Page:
UK car sales plummeted last year to their lowest level since 2013
New car sales in the United Kingdom fell to their lowest levels since 2013
The sale of new cars in the UK plummeted in 2019 and were the lowest since 2013. The latest industry figures are also showing that while there was modest growth in demand for petrol cars. During the same, diesels were down by 22 per cent.
The numbers were blamed on a very bearish car market, most likely due to Brexit concerns. This has definitely had an effect as consumer confidence is extremely low, most likely due to not only the political instability but also the reluctance to buy diesel.
Figures from the Society of Motor Manufacturers and Traders (SMMT) showed that 2.31 million vehicles were registered in 2019, down 2.4% from 2018.
This was the third year in a row there was a decline since the peak in 2016 with 2.69 million new vehicles sold. Mike Hawes, the Chief Executive of the SMMT said: "Undoubtedly consumer confidence on big-ticket items is still very weak."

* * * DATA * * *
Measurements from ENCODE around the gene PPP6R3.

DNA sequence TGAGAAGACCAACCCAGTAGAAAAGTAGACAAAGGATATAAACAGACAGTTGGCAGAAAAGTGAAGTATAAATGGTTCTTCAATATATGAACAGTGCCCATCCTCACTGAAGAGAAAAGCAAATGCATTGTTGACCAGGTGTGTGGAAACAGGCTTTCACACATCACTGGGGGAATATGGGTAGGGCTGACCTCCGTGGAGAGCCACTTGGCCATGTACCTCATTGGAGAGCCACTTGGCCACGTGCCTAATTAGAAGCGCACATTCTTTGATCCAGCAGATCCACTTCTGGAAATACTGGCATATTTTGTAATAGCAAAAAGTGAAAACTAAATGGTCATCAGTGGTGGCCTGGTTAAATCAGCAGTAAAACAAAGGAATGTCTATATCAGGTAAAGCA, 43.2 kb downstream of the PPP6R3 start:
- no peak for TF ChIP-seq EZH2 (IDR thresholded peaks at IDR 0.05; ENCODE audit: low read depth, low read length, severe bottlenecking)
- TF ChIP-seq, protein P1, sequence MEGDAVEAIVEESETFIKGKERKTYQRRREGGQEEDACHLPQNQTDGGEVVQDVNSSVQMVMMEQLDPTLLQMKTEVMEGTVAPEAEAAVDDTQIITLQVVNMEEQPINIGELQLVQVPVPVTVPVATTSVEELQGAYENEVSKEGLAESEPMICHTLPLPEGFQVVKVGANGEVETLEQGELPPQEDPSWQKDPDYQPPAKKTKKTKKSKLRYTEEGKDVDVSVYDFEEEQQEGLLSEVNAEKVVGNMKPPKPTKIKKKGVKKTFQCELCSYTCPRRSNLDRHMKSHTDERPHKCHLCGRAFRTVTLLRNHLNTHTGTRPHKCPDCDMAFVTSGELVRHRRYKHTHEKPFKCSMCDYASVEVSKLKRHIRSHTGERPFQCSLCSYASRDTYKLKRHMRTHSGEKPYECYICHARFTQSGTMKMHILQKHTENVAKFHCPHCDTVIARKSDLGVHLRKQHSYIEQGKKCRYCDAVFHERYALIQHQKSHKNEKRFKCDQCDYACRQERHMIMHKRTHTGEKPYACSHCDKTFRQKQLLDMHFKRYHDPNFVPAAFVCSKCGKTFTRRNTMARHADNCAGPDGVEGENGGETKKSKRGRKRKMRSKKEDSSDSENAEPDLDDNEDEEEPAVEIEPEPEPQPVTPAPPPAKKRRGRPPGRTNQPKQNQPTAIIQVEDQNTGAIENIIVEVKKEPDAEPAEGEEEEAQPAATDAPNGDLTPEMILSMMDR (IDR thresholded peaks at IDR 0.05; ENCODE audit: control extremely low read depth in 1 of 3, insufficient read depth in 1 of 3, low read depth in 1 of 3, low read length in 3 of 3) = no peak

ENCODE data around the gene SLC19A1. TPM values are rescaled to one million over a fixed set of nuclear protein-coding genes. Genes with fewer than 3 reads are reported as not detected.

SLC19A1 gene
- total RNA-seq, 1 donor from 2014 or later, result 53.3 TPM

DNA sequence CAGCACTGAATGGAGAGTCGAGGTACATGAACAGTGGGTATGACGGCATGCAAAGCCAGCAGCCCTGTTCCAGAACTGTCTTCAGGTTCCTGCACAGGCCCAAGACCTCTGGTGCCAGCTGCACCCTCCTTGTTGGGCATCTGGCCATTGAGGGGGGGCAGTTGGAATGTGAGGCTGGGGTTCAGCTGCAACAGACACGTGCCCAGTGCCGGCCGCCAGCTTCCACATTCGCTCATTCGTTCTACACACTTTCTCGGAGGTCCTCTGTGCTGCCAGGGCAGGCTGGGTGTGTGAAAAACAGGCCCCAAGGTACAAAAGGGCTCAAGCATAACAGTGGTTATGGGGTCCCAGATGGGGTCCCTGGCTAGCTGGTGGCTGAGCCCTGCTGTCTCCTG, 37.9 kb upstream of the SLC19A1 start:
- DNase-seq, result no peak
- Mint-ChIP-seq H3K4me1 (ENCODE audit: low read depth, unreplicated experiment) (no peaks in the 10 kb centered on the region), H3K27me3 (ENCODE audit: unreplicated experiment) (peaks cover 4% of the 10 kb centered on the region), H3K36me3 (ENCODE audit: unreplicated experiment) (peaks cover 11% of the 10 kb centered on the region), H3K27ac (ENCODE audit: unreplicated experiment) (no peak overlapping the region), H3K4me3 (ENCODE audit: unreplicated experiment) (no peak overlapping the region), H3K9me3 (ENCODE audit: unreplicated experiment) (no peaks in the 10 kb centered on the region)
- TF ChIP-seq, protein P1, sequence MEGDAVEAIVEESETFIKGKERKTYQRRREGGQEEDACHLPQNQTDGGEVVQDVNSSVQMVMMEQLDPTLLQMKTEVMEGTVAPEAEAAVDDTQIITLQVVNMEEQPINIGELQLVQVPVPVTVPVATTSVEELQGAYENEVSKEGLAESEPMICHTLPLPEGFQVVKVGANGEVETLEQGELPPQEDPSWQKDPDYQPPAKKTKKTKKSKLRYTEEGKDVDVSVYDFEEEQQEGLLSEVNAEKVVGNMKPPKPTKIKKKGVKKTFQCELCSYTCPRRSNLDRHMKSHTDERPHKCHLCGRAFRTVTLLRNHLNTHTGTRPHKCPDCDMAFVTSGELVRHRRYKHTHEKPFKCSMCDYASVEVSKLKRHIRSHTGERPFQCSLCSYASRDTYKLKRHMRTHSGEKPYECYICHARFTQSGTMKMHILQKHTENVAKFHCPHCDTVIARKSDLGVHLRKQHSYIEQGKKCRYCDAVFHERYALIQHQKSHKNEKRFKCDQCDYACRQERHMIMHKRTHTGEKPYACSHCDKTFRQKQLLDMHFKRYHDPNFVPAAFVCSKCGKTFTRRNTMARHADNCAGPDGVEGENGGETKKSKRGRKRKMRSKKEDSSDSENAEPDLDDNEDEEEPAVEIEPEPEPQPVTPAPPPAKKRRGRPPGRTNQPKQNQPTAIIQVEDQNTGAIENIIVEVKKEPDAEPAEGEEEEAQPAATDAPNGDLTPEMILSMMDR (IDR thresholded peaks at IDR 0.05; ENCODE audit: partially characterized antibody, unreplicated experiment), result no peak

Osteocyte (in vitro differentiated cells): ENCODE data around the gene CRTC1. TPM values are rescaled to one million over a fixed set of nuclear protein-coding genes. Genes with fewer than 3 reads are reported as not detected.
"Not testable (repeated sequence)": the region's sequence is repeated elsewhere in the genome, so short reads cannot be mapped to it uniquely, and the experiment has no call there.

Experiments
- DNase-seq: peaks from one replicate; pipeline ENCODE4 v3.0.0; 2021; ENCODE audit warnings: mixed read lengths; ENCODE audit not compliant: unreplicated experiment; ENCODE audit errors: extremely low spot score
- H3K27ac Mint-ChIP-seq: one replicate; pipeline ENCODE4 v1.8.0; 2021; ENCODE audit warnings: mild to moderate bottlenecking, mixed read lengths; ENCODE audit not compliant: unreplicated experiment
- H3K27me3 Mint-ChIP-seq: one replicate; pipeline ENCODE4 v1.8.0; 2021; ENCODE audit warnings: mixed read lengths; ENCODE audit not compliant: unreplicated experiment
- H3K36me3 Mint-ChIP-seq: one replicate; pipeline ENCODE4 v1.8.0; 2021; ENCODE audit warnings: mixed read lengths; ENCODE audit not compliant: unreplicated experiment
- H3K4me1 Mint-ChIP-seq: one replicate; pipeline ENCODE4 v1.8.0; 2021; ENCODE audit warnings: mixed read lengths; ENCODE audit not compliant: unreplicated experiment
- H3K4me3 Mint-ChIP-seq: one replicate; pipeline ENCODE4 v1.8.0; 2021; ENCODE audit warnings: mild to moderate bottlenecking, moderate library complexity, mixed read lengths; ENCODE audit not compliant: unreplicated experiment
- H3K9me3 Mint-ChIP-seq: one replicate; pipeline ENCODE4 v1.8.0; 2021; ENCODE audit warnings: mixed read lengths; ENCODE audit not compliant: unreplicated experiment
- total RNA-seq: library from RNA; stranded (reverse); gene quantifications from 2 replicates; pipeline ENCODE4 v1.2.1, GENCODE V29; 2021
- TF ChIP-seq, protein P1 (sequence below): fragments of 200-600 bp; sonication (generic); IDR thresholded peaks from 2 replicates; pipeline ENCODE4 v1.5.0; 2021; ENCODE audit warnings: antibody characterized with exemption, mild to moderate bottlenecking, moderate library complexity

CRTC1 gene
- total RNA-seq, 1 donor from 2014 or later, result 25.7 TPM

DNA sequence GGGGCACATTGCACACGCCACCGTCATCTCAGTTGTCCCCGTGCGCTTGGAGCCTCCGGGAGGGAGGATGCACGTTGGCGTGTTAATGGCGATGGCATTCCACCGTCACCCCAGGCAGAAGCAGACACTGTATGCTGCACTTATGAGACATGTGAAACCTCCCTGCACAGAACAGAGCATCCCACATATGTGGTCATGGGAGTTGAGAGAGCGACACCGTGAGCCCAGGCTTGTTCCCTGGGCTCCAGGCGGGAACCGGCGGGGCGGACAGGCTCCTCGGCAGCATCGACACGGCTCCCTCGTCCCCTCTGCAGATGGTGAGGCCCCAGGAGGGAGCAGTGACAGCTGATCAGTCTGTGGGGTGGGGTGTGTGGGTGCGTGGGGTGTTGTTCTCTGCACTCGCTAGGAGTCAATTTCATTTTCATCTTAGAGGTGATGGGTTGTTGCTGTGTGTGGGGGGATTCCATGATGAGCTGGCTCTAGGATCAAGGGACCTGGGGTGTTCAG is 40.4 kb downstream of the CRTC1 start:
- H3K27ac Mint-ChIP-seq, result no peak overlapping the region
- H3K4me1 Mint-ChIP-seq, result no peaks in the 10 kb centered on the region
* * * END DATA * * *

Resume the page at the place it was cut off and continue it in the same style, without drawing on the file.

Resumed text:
It was not all bad news last year as there was a positive end to 2019 with sales volumes up 3.4% in December compared with the same month in 2018 to just under 149,000.
Over the year, there was a modest increase of 2.2% for new petrol cars but this was not enough to offset the 21.8% slump in diesel registrations.
There has been a definite decline in the sale of diesel cars in the UK since the 2015 scandal over Volkswagen cheating on diesel vehicle emissions tests. This was not seen here in Ireland in the same period as a huge level of cars sold here are still diesel.
The UK is also seeing consumer confusion over planned restrictions on older diesel vehicles going into city centres. The governments' plans may very well have backfired because it resulted in drivers keeping their older, more polluting vehicles on the road for longer.
Despite the decline in new diesel car sales, there was a big increase in demand for so-called "alternatively-fuelled vehicles" such as hybrid-electric and battery electric cars which accounted for 7.4% of the market in 2019. The SMMT went onto say that more is needed to boost demand in order for the UK government to meet targets.